And when I’d meet friends and mom’s who never knew me when I was married, I was still not “one of them,” because even though I’d been married eight years, it was somehow no longer relevant. I  felt like the girl on the outside who “just doesn’t get what it’s like to be married with kids.” Being a single mom is more isolating than anyone can imagine. The isolation is deep and intense, and no one gets it, or understands, and so you just move forward… alone.  And that’s not self-pity talking, that is cold reality, and one that takes a lot of time to adjust to.

In the beginning I figured out pretty quickly how negatively society views the term single mom, it comes with so much judgment and stereotypes, something I never would have expected.  I noticed people treated me differently when I was out and about with three very small kids and no longer wearing a wedding ring. Suddenly there was shame and embarrassment as if I needed to explain to strangers why I had three babies and no wedding ring.  I even went so far as to buy a fake ring because I couldn’t deal with the humiliating way I felt people perceived me.  And when I would tell people my husband left, I’d get that pity look, like “oh no wonder.”  I hated that even more because it separated me from everyone else in a negative way.

Society, and the media have continued to portray single moms as; “baby mama’s” who will sleep with anyone, and have kids with different fathers.  In fact I was, and still am so shocked when I meet a man for the first time, and tell him I have three children, how often he asks “do your kids have different dad’s?”  It’s like, what??  It’s crazy. People also assume we are
“a hotmess”, not dependable, always making excuses, and are never home with our kids because we are always working or parting. And those are the more positive terms, others that come to mind based on the image society gives single moms, is: unstable, unfit, stressed-out, bitter, dependent, whore, needy, desperate, flaky, unmotivated, always feeling sorry for
themselves… and the list goes on. 

It took a few years for me to come to terms with this title, this label that I live with every day. But the only way I’ve been able to do that is to try and redefine it for not only myself, but my children. I refused to fall into the stereotypes that said I was “less than,”so I worked harder than everyone else I knew.  I was more dependable, more motivated.  To this day have never introduced my kids to a guy I’ve dated, in fact they have never even been around any men outside of my friends husbands, family and a few pro-athletes I’ve coached, at games.  I’ve gone above and beyond to break through these negative associations people have already in their mind about me, based on this title. I’m fiercely independent (to the point I have even paid for dates, and taken care of who I was dating instead of allowing them to do that for me). I’ve fraught hard to break the mold. And I’ve taught my children to do the same, to never think that they are “less than” because they are growing up with one parent.  Or to think that their life is not complete or their future inhibited in any way.

I’m not remotely perfect in any way, in fact I’m beautifully scared and flawed, but I won’t let anyone put labels on me that don’t belong. I won’t own and carry the mistakes of others.  Instead I hope to help clear a new path, one that shows single mom’s in a positive light. That I can help be a role-model for other newly single moms to realize they can be anything they want to be, regardless of the negative baggage that comes with this label.  You can have a successful career (and not feel ashamed of that), and just because you do, doesn’t mean you are a shitty mom or raising “latch-key-kids”.  You can still be there for your kids, take them to school, and activities, and do homework with them at night, and cook a real meal at dinner, and sing their song at bedtime.  You can keep a clean house, and take care of yourself, look good and do the 300 other things we do, alone.  Outside the view of the people who would judge us. They don’t know until they walk in our shoes, and at some point along the way I stopped caring what they thought of me. I had to instead put my energy on making my life the best it could be and redefining what that was. So now the term single mom means this to me… anything is possible.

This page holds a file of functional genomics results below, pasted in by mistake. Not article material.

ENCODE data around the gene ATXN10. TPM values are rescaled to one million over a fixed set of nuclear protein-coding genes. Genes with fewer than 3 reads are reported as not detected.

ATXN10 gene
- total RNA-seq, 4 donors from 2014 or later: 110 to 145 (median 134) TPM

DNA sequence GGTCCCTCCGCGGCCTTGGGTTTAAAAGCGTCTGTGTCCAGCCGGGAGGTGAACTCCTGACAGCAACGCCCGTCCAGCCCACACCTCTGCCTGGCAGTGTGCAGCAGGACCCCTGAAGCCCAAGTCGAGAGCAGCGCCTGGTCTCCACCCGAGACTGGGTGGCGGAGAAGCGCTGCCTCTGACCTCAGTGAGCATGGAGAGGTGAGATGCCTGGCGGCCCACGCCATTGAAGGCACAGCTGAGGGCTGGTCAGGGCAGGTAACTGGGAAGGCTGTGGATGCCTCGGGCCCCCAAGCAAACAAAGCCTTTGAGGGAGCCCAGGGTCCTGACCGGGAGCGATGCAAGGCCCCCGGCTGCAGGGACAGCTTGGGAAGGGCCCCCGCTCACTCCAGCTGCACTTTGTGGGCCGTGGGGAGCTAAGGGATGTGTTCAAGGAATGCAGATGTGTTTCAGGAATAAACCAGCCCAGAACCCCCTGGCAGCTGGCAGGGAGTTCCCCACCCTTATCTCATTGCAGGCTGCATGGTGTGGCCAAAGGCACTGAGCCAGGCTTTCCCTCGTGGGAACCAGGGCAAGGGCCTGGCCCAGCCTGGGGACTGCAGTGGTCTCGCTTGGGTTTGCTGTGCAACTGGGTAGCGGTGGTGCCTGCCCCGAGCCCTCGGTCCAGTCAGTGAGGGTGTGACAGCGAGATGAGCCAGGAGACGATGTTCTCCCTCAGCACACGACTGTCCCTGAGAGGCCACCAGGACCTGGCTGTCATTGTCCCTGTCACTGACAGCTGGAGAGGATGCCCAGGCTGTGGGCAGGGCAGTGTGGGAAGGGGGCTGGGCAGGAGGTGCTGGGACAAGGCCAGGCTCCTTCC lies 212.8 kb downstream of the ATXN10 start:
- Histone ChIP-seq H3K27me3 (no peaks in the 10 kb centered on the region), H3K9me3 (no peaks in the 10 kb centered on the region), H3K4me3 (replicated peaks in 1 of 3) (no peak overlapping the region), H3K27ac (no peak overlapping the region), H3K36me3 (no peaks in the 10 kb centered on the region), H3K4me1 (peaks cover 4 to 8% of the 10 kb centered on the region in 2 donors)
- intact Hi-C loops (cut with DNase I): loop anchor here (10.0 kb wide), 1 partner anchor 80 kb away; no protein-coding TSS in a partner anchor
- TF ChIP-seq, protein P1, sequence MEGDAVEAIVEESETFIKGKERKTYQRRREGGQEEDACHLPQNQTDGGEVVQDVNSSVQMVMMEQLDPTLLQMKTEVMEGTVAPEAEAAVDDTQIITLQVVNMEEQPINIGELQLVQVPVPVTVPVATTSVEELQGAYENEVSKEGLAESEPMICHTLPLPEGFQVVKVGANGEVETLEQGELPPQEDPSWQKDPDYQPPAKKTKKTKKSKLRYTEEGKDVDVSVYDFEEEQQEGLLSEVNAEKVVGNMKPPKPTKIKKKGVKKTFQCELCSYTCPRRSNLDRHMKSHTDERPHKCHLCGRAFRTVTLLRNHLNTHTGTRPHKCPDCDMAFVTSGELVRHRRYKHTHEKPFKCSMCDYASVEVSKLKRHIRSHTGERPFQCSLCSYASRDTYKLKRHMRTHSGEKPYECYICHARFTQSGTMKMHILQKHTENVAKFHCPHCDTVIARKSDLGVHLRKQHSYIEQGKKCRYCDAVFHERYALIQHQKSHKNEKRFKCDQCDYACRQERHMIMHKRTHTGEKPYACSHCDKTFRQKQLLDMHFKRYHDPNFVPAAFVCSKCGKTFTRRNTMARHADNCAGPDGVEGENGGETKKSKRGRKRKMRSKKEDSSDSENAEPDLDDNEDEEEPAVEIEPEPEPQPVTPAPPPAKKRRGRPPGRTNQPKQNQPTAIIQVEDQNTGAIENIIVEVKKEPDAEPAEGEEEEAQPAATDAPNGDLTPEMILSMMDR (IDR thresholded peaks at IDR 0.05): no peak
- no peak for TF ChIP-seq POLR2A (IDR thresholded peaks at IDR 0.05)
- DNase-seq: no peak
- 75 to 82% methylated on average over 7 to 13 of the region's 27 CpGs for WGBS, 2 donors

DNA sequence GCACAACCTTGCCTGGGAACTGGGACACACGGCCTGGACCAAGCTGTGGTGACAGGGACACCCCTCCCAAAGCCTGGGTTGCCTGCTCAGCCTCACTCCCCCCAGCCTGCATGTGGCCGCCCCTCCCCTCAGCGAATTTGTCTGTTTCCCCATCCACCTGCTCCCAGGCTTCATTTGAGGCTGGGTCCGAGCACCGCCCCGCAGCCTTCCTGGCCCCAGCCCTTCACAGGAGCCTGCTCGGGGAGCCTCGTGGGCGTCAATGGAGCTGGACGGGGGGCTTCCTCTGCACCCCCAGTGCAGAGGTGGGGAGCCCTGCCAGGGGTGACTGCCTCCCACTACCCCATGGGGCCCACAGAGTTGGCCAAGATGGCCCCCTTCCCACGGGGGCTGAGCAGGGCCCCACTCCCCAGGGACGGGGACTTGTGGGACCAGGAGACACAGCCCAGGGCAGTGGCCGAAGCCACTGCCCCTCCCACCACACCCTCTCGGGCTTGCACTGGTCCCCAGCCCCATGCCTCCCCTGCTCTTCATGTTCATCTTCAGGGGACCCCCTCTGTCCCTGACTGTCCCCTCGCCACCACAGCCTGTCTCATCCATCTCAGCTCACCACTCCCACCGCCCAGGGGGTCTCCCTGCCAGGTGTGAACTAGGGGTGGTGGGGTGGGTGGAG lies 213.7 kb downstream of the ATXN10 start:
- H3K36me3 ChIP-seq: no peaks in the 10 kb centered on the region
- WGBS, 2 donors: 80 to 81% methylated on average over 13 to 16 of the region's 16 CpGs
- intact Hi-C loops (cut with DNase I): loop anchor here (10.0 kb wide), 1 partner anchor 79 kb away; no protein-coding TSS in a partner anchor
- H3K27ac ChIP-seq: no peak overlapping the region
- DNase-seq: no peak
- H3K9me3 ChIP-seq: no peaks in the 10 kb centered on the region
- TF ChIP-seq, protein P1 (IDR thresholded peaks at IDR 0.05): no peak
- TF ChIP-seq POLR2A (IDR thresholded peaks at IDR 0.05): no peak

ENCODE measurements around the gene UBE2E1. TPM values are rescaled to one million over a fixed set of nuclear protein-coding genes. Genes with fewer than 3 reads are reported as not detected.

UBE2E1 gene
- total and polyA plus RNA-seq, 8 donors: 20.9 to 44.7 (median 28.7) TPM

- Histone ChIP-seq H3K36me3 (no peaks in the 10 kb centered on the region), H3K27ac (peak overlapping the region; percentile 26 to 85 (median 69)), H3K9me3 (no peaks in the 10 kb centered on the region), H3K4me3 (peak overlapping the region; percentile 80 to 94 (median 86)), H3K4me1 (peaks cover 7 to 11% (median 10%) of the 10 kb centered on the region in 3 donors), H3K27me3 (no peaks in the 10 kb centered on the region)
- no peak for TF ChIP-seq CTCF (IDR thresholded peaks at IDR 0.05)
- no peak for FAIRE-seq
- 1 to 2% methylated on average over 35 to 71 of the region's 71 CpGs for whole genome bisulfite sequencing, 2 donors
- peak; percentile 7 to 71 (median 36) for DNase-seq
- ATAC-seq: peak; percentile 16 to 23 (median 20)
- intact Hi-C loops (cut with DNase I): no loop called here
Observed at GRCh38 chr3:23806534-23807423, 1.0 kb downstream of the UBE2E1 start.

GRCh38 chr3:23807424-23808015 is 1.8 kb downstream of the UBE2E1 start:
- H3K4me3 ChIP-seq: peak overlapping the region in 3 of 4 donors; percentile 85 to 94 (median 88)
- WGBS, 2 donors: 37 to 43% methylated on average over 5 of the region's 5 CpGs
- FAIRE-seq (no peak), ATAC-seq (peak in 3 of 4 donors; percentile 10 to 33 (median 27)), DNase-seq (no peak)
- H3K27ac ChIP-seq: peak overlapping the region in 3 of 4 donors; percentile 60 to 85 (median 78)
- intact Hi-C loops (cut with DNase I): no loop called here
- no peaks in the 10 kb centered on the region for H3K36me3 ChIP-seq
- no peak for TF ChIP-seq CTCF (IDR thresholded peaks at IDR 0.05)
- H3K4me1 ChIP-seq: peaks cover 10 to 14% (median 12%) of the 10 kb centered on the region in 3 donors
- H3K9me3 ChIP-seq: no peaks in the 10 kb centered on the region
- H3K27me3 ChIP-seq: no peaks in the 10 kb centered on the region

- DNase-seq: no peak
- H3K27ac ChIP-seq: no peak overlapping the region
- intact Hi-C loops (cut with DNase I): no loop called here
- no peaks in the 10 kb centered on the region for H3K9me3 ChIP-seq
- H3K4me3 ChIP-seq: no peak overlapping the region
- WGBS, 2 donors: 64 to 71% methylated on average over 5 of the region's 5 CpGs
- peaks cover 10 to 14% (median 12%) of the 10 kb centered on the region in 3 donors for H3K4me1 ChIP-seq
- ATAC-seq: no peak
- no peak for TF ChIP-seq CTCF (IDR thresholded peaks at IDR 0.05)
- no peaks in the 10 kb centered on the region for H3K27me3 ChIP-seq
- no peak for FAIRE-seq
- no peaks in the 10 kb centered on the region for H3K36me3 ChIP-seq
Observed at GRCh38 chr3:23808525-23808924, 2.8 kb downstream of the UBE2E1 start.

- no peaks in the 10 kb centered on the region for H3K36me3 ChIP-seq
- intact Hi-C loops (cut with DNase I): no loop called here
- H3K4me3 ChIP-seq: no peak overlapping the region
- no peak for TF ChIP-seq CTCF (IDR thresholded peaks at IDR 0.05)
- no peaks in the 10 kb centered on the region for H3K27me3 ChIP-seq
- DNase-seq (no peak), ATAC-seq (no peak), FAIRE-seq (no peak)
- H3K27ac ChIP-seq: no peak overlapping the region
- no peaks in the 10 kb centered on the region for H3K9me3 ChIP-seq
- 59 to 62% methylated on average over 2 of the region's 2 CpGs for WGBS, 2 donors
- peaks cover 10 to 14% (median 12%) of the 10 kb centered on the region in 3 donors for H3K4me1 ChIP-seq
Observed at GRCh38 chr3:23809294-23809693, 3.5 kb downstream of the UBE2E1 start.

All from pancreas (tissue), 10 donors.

PS. I would REALLY like to see a show on TV (reality or otherwise) that featured a successful, independent single mom with multiple kids, doing it all. Raising good, well rounded happy kids, having a successful career, pursuing her passion and finding a way to have a social life. That would make some good TV. Instead of “teen mom’s” and all that negative messy drama, show me a single mom who’s a boss! Who’s holding it down, making it happen but is still a devoted loving mom… Who’s with me on that?

 

 

Divorce Hustle.Believe.Receive. Motivation & Inspiration My Stories Single Mom Life Vision Boards

#HBRMethod Success Story.

A text message changed my life. On the evening of September 7, 2008, I opened my husband’s cell phone while he was in the shower, to read: I can’t wait ’till you’re finally free and all mine. No more sharing. Those few words tore my world apart in an instant. 

I’d been with this man half my life, since we were sixteen years old. We had an eight-year marriage and shared three beautiful children, including twin girls just over a year old. We’d been through it all: buying our first home, then losing it in foreclosure; being overjoyed when I got pregnant with our second child, then devastated when I lost it six months into my pregnancy. I thought we’d seen everything, but this I never saw coming. 

I never saw it because everyone knew he loved me just a little bit more. They say in every relationship one person does that, loves the other more. The kids and I had always been his entire world. No part of me ever questioned that he’d jump in front of a train to save us if he had to.